In philosophy as in ordinary life, cause and effect are twin pillars on which much of our thought seems based. But almost a century ago, Bertrand Russell declared that modern physics leaves these pillars without foundations. Russell's revolutionary conclusion was that 'the law of causality is a relic of a bygone age, surviving, like the monarchy, only because it is erroneously supposed to do no harm'. Russell's famous challenge remains unanswered. Despite dramatic advances in physics, the intervening century has taken us no closer to an explanation of how to find a place for causation in a world of the kind that physics reveals. In particular, we still have no satisfactory account of the directionality of causation - the difference between cause and effect, and the fact that causes typically precede their effects. In this important collection of new essays, 13 leading scholars revisit Russell's revolution, in search of reconciliation. The connecting theme in these essays is that to reconcile causation with physics, we need to put ourselves in the picture: we need to think about why creatures in our situation should present their world in causal terms.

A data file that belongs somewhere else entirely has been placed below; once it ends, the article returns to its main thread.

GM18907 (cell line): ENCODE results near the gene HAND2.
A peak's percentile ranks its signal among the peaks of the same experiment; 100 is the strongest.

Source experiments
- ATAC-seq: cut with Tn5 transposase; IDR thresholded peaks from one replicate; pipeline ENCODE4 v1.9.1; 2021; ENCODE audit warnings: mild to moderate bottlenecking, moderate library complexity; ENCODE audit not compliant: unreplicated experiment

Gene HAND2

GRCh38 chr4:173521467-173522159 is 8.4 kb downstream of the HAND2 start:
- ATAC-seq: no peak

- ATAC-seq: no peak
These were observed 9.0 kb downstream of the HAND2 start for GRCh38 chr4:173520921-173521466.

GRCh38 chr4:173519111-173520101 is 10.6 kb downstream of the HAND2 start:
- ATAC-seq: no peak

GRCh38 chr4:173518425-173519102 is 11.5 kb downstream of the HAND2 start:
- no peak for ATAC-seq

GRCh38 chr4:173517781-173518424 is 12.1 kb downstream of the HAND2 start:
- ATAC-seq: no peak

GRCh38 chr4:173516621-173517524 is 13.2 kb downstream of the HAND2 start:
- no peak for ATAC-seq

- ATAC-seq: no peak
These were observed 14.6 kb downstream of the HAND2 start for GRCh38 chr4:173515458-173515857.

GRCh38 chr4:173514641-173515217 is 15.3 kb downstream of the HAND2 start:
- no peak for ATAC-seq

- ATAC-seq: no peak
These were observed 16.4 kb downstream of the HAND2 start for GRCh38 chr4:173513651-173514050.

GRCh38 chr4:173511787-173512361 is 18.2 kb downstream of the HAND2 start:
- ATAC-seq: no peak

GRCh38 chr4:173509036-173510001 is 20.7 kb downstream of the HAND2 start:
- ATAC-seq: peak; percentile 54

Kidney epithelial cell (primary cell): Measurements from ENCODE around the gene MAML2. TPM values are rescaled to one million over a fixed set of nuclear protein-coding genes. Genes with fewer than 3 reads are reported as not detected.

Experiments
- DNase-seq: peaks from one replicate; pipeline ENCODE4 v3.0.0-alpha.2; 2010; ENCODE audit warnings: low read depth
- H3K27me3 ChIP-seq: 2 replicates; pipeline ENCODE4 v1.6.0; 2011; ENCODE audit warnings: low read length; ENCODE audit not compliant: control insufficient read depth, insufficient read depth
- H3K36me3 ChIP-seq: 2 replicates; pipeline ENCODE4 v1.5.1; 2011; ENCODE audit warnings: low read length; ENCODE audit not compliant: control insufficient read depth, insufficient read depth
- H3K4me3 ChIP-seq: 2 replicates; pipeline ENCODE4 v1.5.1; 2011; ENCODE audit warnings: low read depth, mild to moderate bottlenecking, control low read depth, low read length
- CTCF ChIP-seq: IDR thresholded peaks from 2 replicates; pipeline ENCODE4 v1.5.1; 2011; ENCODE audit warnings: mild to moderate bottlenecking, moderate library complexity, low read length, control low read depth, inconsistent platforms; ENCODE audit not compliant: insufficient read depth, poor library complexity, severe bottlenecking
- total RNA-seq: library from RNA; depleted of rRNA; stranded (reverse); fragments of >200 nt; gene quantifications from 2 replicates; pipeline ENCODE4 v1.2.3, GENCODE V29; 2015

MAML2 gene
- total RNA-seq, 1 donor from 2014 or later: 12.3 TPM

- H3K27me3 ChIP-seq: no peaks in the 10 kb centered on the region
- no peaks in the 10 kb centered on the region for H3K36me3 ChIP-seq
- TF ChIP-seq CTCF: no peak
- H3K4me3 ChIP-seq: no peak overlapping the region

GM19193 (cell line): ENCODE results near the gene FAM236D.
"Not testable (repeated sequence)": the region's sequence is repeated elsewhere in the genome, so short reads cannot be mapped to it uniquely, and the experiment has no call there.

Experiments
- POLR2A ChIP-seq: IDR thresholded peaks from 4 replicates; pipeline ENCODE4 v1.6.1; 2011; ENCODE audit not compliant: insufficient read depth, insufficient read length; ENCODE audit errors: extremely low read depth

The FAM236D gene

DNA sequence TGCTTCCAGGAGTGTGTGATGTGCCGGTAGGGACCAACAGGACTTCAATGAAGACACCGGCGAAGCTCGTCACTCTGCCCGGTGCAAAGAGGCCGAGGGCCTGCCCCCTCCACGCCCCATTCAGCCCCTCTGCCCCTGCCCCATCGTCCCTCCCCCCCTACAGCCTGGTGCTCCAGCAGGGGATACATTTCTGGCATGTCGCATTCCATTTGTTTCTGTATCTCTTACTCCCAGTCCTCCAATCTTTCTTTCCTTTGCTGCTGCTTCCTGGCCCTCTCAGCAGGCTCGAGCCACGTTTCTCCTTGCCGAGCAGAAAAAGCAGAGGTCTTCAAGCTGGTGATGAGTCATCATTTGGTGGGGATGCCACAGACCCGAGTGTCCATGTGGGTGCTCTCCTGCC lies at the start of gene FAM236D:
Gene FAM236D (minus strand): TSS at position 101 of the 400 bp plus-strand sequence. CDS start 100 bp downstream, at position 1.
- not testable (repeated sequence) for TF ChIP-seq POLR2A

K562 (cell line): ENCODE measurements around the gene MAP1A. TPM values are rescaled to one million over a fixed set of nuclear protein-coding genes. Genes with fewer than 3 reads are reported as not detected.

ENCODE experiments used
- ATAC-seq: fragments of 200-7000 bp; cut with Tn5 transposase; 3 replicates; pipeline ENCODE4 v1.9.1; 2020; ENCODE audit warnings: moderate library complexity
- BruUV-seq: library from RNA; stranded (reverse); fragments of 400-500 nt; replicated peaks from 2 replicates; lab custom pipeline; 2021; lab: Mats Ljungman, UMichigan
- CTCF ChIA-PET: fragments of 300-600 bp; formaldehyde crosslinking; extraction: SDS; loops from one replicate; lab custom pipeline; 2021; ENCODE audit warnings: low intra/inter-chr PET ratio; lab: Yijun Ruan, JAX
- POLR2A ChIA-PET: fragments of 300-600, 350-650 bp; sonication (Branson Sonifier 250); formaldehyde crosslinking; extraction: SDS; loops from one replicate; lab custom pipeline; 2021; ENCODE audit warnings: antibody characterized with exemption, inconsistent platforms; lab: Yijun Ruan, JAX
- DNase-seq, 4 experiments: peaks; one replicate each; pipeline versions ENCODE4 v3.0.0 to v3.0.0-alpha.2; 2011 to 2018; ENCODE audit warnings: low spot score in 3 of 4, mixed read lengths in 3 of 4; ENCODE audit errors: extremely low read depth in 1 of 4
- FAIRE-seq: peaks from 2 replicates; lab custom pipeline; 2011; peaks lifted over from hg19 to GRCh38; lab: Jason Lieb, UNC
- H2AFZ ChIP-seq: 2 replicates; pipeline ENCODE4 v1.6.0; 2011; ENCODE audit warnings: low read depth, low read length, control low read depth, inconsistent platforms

Publisher: Oxford University Press